Willson-Piper : "It was because he was relevant, relevant to what we are doing, That showed in those albums especially what he did with "Over You" for Roxy Music."
Willson-Piper shows all the musical alertness and awareness of having grown up in an intensely-music conscious environment like England, quick-wltted, and with a healthy respect for the Oz-grown industry. Koppes is more deliberate and serious in his attitudes. Willson-Piper is the avid record collector. Koppes bas outgrown his adolescent obsession with music, and these days avidly searches his Sunday papers for human interests that give him an insight into the lives of people not within the music scene.
They say they're contributing most to the arrangements although Kilbey still writes the bulk of the lyrics. They think that there was a greater degree of experimentation in his original songs because he spent time in his studios but he couldn't once the Church went on the road. Still, his time with his tape recorder gave him a lot of ideas about sounds, and the Church obviously aren't a band afraid of trying new sounds and accepting mistakes.
"He's creating his own fantasies through those songs" they say about Steve's lyrics, "He's creating his own entertainment and I think that's the only objective he has in writing. He writes not to convey messages but to read back to himself. Playing gigs every night just singing 'baby I love you' gets pretty monotonous. He doesn't necessarily write to mean anything, rather an expression or string of words that sound good together, work well to gether or give a bit of a twist. Then he'll sing them and he'll sing them in different ways each night and it's just like painting visuals. Kilbey seems to provoke all kinds ol comments about his clever use of lyrics and provocative titles like 'Fighter Pilot - Korean War' though he spends just as much time denying that the songs mean anything.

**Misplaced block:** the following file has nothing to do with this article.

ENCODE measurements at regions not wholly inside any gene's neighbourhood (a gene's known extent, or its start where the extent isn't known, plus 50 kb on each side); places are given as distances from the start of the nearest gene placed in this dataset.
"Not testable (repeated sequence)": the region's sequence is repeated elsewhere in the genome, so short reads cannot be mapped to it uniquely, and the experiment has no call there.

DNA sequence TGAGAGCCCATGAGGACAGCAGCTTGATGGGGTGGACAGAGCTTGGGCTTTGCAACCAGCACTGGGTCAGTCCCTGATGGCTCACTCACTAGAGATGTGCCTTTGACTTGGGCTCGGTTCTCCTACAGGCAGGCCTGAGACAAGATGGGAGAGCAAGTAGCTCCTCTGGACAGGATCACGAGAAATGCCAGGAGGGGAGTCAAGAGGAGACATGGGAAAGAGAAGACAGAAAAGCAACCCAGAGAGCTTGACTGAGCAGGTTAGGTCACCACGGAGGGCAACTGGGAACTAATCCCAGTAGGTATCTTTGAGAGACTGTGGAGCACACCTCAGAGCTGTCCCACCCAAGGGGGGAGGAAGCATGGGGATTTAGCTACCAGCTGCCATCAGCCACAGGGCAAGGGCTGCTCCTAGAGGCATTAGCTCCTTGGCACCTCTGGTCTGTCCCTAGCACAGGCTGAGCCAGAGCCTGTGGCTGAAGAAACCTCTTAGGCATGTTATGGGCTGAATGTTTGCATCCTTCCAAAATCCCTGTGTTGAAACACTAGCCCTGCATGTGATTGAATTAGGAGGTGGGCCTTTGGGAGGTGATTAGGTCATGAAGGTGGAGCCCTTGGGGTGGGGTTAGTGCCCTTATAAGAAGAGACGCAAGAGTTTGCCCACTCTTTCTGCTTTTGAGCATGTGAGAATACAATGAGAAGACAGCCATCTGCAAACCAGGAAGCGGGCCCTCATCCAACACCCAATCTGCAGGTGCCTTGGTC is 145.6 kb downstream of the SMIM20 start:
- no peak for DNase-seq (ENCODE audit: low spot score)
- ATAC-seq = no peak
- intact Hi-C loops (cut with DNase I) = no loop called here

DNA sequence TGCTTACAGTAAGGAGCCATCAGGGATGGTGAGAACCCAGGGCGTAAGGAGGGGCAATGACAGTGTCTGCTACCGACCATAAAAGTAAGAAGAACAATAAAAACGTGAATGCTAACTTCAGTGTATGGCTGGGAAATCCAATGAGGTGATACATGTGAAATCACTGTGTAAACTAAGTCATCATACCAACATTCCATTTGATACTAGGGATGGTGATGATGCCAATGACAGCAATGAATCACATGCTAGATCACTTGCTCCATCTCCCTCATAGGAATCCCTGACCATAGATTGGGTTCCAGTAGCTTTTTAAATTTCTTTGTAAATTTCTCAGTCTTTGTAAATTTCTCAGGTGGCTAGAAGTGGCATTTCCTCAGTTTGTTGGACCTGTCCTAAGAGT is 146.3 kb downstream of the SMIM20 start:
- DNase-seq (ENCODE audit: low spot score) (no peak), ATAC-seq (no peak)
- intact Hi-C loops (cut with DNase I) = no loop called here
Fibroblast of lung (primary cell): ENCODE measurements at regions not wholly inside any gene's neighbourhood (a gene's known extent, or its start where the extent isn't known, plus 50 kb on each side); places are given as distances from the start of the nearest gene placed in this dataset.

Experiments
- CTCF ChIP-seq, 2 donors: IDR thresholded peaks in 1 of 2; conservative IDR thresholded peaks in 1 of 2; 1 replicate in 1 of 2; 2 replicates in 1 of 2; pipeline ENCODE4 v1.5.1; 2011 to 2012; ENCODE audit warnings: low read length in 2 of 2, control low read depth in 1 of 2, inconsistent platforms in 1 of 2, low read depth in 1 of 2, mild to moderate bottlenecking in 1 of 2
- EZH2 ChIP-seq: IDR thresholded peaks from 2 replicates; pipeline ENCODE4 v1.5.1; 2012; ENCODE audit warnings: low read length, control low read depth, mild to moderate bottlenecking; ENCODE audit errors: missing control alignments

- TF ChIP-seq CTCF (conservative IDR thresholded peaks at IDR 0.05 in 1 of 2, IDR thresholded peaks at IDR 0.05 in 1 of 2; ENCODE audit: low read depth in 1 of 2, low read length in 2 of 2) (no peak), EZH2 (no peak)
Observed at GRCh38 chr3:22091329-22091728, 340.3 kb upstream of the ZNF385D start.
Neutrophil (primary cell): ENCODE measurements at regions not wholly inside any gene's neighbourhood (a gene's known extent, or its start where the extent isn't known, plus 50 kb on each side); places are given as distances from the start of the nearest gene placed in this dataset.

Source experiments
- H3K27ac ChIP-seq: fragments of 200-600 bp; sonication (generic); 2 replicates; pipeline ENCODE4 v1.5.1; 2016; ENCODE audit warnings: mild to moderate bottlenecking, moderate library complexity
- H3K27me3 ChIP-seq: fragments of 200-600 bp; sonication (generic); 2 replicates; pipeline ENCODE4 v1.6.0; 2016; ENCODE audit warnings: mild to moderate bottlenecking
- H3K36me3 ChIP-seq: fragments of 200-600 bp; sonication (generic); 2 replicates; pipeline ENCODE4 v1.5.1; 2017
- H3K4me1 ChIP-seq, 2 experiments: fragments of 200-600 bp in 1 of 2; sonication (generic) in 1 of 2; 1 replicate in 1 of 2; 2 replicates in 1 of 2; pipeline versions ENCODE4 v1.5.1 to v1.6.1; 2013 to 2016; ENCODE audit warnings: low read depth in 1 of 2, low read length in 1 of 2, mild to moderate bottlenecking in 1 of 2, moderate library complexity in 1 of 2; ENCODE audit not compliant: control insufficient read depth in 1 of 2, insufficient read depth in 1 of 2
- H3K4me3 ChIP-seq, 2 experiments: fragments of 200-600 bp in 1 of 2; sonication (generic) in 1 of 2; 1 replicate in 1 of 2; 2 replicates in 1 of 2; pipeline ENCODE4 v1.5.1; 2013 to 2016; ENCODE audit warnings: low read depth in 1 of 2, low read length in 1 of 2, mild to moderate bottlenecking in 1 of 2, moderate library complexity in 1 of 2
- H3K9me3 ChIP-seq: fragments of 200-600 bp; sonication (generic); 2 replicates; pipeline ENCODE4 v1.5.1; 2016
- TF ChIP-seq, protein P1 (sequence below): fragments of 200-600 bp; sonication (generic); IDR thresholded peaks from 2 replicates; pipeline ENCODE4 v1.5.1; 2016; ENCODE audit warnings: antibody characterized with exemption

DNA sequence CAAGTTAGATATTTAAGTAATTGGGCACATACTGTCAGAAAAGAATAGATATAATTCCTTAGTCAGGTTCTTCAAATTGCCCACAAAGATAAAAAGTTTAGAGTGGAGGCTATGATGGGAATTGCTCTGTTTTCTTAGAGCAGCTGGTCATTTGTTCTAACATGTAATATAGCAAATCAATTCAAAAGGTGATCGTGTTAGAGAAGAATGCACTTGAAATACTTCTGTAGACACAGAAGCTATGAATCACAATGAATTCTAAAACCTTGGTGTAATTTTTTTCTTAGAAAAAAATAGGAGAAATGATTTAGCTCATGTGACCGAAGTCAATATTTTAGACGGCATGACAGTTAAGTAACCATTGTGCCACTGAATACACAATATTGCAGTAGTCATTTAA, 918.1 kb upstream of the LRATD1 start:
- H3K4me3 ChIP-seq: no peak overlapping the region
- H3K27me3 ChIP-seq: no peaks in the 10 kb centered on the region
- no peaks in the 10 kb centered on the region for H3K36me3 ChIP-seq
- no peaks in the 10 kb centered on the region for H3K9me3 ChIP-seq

"'Korean War - Fighter Pilot' is definitely about something, It came out of a conversation he had with someone. Naturally, you don't just come but with things 'bang! there it is, you write it down'. You can write something yourself and three months later learn what it meant exactly because it was a subconscious event anyway."
"Steve is very aware - he absorbs things all the time. It's like he's a sponge".
Marty: "But he does it with a sense of humour. He's got a very tight sense of humour hee deesn't just accept things, they go through his incredible sense of screening that puts things into a funny focus".
The arrival of new drummer Richard Ploog has added to the onstage communication and studio creativity, they say. It showed when they were in the studio to record their forthcoming 5-track EP.
"We went into the rehearsal studio before going in to record this last EP. and we had to keep stopping other ideas coming through and get on with the tracks in hand. In the end we wrote a song in there that added to what was originally a 4 track EP. The whole band just got caught up in this epic intro sort of thing."
"We wrote almost half of the repertoire in two days of rehearsal during blackouts and it was all just in there, and it's obvious that the band is going to write more like that in the future."
Because of the time lapse in the different states picking up "The Unguarded Moment" the EP has been delayed until August initially as a two-record set in its first 5000 print, and then split as a pair of singlets all in a $1.99 package. [Brian: This is the Too Fast For You double single...$1.99 ? I wish !!] They refuse to pull any more singles from the album.
Meantime, there are constant rumblings from overseas labels including a Canadian distribution deal. The day before, Peter and Marty had been hauled to local record shop Palings for a photo session to be used for US trade publications Billboard and Cashbox. Tbey see Europe as the natural market for them (all having some experience of England and Europe by birth and travel) and look forward to working there, though not necessarily moving there.